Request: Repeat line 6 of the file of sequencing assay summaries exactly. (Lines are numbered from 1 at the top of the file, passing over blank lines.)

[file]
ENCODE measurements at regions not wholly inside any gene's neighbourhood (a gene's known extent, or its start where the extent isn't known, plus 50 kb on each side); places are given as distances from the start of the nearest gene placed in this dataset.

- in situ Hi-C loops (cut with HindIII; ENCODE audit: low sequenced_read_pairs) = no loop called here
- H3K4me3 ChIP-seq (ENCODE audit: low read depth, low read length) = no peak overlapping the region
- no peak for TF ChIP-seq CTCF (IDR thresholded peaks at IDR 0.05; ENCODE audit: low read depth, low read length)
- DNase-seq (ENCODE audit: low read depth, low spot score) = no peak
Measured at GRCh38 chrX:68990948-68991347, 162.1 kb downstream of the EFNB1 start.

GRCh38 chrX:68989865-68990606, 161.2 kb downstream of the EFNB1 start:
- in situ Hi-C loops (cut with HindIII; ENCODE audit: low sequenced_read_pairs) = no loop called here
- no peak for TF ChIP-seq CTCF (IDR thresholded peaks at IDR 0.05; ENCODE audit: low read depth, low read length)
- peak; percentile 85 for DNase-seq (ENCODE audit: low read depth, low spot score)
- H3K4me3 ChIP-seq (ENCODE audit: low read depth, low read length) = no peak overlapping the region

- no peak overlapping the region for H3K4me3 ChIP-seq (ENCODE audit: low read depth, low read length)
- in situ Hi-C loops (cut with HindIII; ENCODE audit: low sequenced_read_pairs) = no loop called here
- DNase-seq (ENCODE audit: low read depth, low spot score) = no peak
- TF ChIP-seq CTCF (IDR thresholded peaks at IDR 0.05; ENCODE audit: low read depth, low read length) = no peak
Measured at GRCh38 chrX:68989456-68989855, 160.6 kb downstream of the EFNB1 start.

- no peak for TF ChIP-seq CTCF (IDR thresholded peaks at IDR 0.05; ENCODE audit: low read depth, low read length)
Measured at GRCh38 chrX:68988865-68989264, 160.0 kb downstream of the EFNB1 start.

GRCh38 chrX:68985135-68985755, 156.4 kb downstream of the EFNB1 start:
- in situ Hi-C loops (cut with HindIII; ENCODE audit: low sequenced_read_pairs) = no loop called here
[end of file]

Measured at GRCh38 chrX:68990948-68991347, 162.1 kb downstream of the EFNB1 start.